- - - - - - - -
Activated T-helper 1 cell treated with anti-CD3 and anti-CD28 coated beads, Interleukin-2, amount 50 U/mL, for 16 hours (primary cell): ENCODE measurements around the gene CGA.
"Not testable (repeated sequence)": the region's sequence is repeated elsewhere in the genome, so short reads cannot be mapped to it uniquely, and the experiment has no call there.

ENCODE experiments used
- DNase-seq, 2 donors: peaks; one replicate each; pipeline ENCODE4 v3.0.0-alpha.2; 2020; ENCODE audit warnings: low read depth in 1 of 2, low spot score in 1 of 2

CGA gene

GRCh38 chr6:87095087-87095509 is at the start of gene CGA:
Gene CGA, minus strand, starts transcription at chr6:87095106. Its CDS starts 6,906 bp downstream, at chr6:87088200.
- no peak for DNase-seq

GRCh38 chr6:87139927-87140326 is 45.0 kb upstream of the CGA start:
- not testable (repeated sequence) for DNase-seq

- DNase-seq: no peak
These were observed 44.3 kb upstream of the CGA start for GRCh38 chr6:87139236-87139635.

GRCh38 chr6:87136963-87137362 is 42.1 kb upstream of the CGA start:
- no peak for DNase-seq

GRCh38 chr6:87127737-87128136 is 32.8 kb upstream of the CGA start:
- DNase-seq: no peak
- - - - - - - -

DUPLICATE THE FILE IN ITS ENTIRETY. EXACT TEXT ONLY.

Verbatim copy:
Activated T-helper 1 cell treated with anti-CD3 and anti-CD28 coated beads, Interleukin-2, amount 50 U/mL, for 16 hours (primary cell): ENCODE measurements around the gene CGA.
"Not testable (repeated sequence)": the region's sequence is repeated elsewhere in the genome, so short reads cannot be mapped to it uniquely, and the experiment has no call there.

ENCODE experiments used
- DNase-seq, 2 donors: peaks; one replicate each; pipeline ENCODE4 v3.0.0-alpha.2; 2020; ENCODE audit warnings: low read depth in 1 of 2, low spot score in 1 of 2

CGA gene

GRCh38 chr6:87095087-87095509 is at the start of gene CGA:
Gene CGA, minus strand, starts transcription at chr6:87095106. Its CDS starts 6,906 bp downstream, at chr6:87088200.
- no peak for DNase-seq

GRCh38 chr6:87139927-87140326 is 45.0 kb upstream of the CGA start:
- not testable (repeated sequence) for DNase-seq

- DNase-seq: no peak
These were observed 44.3 kb upstream of the CGA start for GRCh38 chr6:87139236-87139635.

GRCh38 chr6:87136963-87137362 is 42.1 kb upstream of the CGA start:
- no peak for DNase-seq

GRCh38 chr6:87127737-87128136 is 32.8 kb upstream of the CGA start:
- DNase-seq: no peak